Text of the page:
News story

Tankies in Helmand start work in the Warthog vehicle

Soldiers or 'Tankies' from the 2nd Royal Tank Regiment (2 RTR) currently delivering security in Afghanistan have traded in their old Viking vehicles and upgraded to the mighty Warthog.

This was published under the 2010 to 2015 Conservative and Liberal Democrat coalition government
Corporal Tristan Cordery checks the rear cab as he pulls out in the new Warthog vehicle

Corporal Tristan Cordery checks the rear cab as he pulls out in the new Warthog vehicle [Picture: Crown Copyright/MOD 2010]

2 RTR, who are now known as the ‘Warthog Group’, will use the armoured vehicles’ outstanding manoeuvrability to bring firepower and armoured support wherever it’s needed.

Warthog is a relatively light but robust tracked vehicle. It consists of two cabs, with the front cab housing the driver and commander and armed with a heavy weapons turret, and the rear cab used for carrying infantry.

The new vehicle has greater armour protection and more power than its predecessor, but still retains the superb cross-country performance for which the Viking was known.

Corporal Tristan ‘Tiny’ Cordery, aged 35, from Fowey in Cornwall, is a veteran of two tours of Iraq and one of Kosovo, and has also served in Afghanistan before. He has now returned to Afghanistan as a Warthog commander with 2 RTR.

Corporal Tristan Cordery and Trooper Nick Dinsdale with one of the new Warthog vehicles

Corporal Tristan Cordery and Trooper Nick Dinsdale with one of the new Warthog vehicles [Picture: Crown Copyright/MOD 2010]

Corporal Cordery said:

I’m excited about using the new Warthog vehicle. We can use Warthog to get where other vehicles cannot go. We can move around the battlefield and provide protection to the infantry and engineers while they work.

Trooper Nick Dinsdale, 29, from Basildon, Essex, will be driving a Warthog in Helmand. He said:

I joined the Royal Tank Regiment to drive big vehicles and Warthog really is a big boy’s toy. It’s great cross-country.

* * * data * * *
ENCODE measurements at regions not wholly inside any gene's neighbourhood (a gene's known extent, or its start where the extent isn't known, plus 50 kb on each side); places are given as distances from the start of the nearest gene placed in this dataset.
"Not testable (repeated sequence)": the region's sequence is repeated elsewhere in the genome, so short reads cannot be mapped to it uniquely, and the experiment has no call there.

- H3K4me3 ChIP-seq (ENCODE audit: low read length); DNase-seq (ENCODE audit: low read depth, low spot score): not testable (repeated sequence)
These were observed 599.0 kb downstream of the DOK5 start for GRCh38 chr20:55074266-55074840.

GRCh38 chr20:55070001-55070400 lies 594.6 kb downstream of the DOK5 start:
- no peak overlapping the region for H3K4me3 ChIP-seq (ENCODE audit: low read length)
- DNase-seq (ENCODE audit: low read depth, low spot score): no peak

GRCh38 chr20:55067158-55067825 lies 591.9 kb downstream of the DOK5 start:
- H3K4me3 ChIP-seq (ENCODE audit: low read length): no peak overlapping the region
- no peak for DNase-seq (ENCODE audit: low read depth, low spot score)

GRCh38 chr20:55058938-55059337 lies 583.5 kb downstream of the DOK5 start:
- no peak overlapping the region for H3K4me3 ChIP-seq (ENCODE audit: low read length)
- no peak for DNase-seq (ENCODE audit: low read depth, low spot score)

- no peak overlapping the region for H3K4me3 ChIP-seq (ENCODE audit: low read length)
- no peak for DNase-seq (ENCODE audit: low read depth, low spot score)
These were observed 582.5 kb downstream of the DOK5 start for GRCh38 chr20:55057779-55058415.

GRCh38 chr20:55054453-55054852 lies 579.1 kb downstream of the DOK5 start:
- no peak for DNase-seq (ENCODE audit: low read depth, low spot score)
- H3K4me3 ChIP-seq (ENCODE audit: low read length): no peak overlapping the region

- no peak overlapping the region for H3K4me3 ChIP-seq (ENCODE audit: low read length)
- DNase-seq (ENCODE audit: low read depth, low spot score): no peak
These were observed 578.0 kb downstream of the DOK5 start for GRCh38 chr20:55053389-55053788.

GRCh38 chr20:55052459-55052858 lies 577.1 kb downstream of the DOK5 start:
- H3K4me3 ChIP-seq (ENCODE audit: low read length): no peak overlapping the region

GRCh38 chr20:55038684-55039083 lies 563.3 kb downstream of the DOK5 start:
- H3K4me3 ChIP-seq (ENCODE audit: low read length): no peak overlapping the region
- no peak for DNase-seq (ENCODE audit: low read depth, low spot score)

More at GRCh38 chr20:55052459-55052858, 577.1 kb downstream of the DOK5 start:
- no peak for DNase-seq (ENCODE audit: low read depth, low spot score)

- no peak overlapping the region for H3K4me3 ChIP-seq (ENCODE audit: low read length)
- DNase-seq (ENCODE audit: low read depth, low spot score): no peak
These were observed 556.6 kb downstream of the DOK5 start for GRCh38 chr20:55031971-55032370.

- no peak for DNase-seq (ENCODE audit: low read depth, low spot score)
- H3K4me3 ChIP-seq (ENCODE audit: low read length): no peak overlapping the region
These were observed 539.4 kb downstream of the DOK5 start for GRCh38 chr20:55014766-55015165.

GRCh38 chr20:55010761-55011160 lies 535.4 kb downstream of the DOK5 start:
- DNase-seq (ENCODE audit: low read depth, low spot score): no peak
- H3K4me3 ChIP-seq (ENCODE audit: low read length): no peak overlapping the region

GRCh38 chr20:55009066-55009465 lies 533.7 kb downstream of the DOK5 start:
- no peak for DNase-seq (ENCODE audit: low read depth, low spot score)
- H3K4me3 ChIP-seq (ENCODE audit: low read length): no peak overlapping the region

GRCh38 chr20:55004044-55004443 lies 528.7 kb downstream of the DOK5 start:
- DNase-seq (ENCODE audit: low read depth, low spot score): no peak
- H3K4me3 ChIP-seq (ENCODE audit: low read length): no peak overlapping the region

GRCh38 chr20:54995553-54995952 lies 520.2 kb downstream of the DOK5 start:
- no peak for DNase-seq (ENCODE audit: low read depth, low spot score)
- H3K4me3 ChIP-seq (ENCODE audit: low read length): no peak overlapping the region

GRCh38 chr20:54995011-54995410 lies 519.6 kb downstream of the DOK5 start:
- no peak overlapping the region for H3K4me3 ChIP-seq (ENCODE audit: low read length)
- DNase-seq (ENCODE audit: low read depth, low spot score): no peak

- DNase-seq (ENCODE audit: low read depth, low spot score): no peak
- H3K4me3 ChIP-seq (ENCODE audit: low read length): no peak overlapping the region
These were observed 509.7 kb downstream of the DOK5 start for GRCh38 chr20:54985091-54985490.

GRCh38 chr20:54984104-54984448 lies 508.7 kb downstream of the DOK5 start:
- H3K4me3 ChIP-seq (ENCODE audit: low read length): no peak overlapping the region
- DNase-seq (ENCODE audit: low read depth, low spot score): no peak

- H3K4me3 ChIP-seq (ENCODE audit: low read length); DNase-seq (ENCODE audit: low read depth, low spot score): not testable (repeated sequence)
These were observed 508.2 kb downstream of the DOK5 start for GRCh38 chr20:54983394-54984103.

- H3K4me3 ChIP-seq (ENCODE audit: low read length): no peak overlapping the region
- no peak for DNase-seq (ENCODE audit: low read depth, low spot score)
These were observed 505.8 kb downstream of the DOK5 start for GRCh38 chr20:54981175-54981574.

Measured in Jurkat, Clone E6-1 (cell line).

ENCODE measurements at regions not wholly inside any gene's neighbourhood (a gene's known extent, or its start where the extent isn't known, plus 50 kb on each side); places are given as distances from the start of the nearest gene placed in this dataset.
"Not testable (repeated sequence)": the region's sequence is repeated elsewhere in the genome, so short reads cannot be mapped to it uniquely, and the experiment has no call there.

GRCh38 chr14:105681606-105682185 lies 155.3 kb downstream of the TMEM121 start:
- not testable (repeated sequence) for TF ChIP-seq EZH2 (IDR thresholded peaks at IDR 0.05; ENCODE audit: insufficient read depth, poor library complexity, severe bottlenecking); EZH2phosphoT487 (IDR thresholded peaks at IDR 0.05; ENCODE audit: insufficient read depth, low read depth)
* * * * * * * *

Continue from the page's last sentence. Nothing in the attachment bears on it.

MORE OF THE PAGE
I like the versatility of tracked vehicles - where you can go and what you can do is so much greater than with wheels. It does take some getting used to though. We’ve tested Warthog to the limit - I’m really impressed with it.

Warthog isn’t just about mobility though; it’s also about packing a punch and defeating the insurgents.

Corporal Cordery explained:

We can choose between the heavy, grenade or general purpose machine guns. This gives me as the Warthog commander the flexibility to tailor my armament to the mission - and that’s a vital capability in order to succeed in the complicated environment of Afghanistan.

With this firepower comes good armour. The Warthog can take rocket-propelled grenade hits, machine gun fire and has better protection from IEDs.

This combination of firepower and protection is what us Tankies are looking for in a vehicle. We’re ready to go out with a RTR mentality and apply armoured tactics.

Lieutenant Andrew Maggs, 25, from Guildford, commands a troop of 2 RTR vehicles in the Warthog Group. His first missions are to protect development projects which are Afghan Government priorities. Under the watchful eye of the Warthog Group, roadworks connecting Sangin and Lashkar Gah will be able to proceed quicker and more safely.

Lieutenant Maggs said:

I’m really keen to crack on with work. Warthog is a great bit of kit. As specialists at fighting on vehicles, we’re looking forward to using it and showing what it can do.

This week Prime Minister David Cameron met soldiers from 2 RTR in Helmand and inspected the new vehicles while announcing a package of measures to boost the Afghan campaign - see Related News.

Published 7 December 2010